In full-sized locomotive practice the chief mechanical engineers who belong to the "economy and efficiency" brigade, are ever striving to improve on the engines they put on the road; no matter how good a thing may be there is always room for improvement somewhere -- something might be made a little better, or, maybe, bigger, or more powerful -- anyway, I guess you follow my meaning. Now old "Fayette" is a good engine (although I say it "as didn't oughter"), but she wasn't big enough to suit the ideas of our brother loco men in America; so Messrs. Fred Grinke, Calvert Holt and your humble servant put our heads together, "naturalised" her, and the result you see on the drawing reproduced herewith. By the time these notes appear in print, the first of "Fay's" cousins will most likely be in hand, and I hope to be able to give a few machining hints and tips as we go along. Meantime, here is a general description of the engine as she will be, and you may note the differences between her and the original. If anybody wants a locomotive for passenger-hauling on 2½-in. gauge, which will make exceptionally long runs without attention, burn practically any kind of coal, and shift anything within reason that you put behind the tender, the lady who will do the trick is before you. Not only that, but you are not tied down to any hard-and-fast specification; you can make what alteration you wish to outline or general construction, without spoiling the pull-and-go part of the business. Well, here's how.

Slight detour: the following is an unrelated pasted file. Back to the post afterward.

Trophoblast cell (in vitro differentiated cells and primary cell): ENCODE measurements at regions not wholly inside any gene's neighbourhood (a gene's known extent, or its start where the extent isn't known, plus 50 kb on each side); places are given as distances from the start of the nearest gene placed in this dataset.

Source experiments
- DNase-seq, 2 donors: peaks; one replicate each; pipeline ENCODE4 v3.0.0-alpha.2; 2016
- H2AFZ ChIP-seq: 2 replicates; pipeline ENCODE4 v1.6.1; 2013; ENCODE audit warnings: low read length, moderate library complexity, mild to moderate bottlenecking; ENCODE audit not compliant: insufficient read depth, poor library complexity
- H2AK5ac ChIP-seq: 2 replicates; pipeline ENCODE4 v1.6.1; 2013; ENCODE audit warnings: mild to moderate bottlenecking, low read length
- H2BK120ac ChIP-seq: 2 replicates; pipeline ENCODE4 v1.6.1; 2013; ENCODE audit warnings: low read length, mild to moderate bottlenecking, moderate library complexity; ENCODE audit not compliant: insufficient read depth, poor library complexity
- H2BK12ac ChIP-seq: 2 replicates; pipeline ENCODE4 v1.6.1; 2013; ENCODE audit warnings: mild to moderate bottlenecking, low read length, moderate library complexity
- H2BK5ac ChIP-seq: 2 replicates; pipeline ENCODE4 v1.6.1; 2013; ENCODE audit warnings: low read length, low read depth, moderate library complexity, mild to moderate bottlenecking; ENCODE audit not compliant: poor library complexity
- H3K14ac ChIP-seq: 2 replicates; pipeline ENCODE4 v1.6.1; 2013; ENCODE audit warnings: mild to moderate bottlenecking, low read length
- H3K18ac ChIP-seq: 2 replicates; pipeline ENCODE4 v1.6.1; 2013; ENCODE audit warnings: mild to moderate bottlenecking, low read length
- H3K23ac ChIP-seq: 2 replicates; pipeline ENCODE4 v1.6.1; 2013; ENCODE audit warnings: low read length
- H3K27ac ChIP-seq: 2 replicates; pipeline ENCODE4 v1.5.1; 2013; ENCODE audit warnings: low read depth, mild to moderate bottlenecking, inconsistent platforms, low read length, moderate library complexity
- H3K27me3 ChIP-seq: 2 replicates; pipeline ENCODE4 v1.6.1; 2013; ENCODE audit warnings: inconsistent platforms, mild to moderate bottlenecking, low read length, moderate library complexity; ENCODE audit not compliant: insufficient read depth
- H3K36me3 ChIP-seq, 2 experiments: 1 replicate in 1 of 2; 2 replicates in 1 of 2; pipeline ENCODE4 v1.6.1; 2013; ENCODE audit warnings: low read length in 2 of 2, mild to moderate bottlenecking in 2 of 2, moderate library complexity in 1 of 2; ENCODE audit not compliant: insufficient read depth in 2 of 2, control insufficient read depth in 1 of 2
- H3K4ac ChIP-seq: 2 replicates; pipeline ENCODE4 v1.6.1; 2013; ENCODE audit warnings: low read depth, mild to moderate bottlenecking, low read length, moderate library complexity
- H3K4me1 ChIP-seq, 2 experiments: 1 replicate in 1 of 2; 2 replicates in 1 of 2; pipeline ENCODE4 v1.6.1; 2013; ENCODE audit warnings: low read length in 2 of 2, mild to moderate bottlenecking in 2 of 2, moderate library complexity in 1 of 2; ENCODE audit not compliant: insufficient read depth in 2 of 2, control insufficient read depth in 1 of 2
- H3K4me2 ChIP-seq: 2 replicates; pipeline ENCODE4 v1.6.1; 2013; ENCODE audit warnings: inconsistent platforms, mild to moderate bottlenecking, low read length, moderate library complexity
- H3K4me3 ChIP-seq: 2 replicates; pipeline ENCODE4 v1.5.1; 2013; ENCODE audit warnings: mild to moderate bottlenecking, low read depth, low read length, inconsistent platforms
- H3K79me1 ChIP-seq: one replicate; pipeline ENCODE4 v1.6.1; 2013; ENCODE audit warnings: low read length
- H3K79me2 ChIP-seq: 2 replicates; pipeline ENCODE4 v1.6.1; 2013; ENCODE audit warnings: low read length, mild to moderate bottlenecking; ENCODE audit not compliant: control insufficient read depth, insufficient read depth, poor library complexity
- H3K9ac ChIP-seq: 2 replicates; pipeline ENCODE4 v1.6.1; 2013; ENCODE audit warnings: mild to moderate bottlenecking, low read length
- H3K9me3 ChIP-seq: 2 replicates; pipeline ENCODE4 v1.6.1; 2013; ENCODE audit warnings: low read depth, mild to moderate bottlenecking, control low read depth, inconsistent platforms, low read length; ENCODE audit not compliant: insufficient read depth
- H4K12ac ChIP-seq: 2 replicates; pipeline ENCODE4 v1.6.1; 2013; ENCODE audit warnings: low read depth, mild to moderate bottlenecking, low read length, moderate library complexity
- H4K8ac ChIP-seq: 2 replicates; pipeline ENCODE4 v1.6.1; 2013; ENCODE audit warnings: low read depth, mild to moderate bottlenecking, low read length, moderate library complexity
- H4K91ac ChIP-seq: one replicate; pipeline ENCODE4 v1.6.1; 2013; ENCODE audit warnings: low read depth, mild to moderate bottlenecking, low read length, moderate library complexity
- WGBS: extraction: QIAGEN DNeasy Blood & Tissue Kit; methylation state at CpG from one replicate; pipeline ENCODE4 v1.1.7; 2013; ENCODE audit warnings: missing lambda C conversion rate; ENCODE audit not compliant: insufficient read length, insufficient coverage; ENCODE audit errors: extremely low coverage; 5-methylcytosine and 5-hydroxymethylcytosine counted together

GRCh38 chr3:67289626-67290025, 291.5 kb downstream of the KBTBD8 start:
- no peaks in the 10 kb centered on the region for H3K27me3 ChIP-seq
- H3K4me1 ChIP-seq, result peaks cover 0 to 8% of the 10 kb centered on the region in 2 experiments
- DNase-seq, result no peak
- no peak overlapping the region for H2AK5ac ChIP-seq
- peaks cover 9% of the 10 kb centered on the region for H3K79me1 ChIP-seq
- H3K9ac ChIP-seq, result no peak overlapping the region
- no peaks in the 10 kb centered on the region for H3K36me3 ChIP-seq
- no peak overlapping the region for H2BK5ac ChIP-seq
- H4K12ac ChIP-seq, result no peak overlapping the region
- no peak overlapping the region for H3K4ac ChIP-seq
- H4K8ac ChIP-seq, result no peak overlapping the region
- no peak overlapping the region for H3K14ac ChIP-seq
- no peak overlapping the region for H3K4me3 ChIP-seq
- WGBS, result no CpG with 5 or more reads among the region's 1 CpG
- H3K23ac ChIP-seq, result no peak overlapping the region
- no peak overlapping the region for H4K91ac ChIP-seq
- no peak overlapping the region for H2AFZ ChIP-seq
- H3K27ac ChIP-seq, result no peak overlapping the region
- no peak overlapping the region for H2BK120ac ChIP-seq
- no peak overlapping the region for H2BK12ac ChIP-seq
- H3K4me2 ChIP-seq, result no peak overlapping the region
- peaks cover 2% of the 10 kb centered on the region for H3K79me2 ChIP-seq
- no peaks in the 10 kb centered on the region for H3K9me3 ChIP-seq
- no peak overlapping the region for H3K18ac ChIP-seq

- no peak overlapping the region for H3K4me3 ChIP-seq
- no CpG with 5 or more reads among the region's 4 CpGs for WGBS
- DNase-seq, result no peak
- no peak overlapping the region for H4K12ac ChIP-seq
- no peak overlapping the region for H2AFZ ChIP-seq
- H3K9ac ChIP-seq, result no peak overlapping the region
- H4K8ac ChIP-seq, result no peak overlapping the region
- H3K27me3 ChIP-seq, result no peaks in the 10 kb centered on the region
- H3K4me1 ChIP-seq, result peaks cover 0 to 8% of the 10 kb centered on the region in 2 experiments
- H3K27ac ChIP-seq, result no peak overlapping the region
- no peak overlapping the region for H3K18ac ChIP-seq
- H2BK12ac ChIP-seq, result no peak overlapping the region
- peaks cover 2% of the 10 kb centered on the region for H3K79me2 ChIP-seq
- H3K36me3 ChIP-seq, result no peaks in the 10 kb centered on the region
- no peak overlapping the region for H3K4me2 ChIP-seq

What are we going to call this lady? Well, I guess "Judy" wouldn't be bad - as she'll have plenty of "Punch"!
The article on Judy appeared in the 1st May, 1930, edition of The Model Engineer.
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